Health

You Should Stop Bragging About Being a Morning Person

Being a morning person has tons of benefits. You might get better grades, feel happier and be a more productive person, the Huffington Post reports.

In contrast, staying up all night can sometimes feel socially isolating, as the Atlantic notes. Luckily, science has some good news for people who tend to hit the snooze button a little too many times in the morning.

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Here are five reasons for night owls to celebrate their circadian rhythm.

1. Night owls might be smarter

An evolutionary scientist at the London School of Economics (LSE) found a connection between intelligence and behaviors that deviate from the norm, according to the Huffington Post. The researchers interviewed thousands of U.S. students between the years of 1994 to 2002 about their sleep patterns, concluding that higher intelligence is associated with staying up late because doing so is "evolutionarily novel" — different from what our ancestors did.

"More intelligent children are more likely to grow up to be nocturnal adults who go to bed late and wake up late on both weekdays and weekends,” the study concludes.

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2. Late-night sleepers may also be more creative

In a similar vein of deviating from the norm, a study from researchers at the Catholic University of the Sacred Heart in Milan found that people who stay up late are more likely to find alternative solutions to a problem compared to their early-morning risers.

"Being in a situation which diverges from conventional habit, nocturnal types often experience this situation, may encourage the development of a non-conventional spirit and of the ability to find alternative and original solutions," said the lead author of the study, Professor Marina Giampietro.

3. Extroversion and creativity are related

While looking for the biological basis behind morning and evening types, Hans Van Dongen, an associate researcher at the Sleep and Performance Research Center at Washington State University, found that the biological clock we all possess tends to run two hours ahead for morning larks, but two hours later in night owls, according to ABC. It was during this research that he also observed differences in creativity levels, which tend to be found at an overall higher rate in night owls. This may be due to the fact that owls are more extroverted.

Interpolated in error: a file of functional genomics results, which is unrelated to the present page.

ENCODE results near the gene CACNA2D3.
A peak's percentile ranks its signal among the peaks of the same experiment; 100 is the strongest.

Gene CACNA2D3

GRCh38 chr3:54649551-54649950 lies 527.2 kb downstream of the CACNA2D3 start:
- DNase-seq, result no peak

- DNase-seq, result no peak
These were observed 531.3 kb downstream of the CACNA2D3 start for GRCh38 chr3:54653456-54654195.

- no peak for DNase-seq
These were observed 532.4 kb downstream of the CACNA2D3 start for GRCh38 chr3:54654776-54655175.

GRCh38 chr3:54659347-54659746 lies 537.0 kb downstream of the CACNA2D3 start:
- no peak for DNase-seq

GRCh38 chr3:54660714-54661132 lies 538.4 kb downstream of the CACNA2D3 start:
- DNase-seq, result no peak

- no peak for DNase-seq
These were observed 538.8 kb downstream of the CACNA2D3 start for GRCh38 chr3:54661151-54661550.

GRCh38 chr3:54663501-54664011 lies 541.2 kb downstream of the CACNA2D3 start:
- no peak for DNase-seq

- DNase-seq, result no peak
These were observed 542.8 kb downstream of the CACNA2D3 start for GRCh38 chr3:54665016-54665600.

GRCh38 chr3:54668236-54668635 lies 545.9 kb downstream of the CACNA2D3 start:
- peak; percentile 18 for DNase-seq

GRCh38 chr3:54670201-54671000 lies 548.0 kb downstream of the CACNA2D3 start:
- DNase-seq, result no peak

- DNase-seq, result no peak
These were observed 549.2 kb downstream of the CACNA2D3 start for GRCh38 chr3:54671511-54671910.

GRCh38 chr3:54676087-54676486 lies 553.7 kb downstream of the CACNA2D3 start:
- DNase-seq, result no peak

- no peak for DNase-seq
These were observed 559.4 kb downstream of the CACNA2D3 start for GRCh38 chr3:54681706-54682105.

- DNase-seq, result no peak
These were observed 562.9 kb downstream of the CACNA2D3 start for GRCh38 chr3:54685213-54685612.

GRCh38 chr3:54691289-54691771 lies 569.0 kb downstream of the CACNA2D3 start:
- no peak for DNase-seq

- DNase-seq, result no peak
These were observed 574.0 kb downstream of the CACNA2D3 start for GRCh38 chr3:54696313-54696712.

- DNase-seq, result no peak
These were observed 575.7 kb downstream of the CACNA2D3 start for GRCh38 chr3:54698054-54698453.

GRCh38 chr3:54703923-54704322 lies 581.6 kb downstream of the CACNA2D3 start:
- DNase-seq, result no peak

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"One could reasonably envision a link between the personality trait of extroversion and the finding of creativity," Van Dongen says, adding that the link is "certainly novel, and one I would not have expected on biological grounds," according to ABC.

4. Night owls are in better moods throughout the day

The early bird gets the worm, but then checks out by mid-afternoon. A Westminster team of researchers analyzed the saliva of 42 volunteers with different sleep schedules eight times throughout the day for two days, according to the BBC. The morning risers had higher levels of cortisol, which is the body’s main stress hormone.

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5. They're adaptable

Owls know what it's like to operate in the 9 to 5 world. In the book 'Sleepfaring: A Journey Through the Science of Sleep,' Professor Jim Horne argues that owls are more adaptable than morning types, because they force themselves to adhere to society's 9 to 5 routine. Morning risers, however, have a much harder time getting up.

Regardless of when you find yourself going to sleep and waking up, it's important to make sure you get the recommended seven to nine hours of shut-eye when you do hit the hay. No matter what circadian rhythm you were born with, there are massive benefits to both.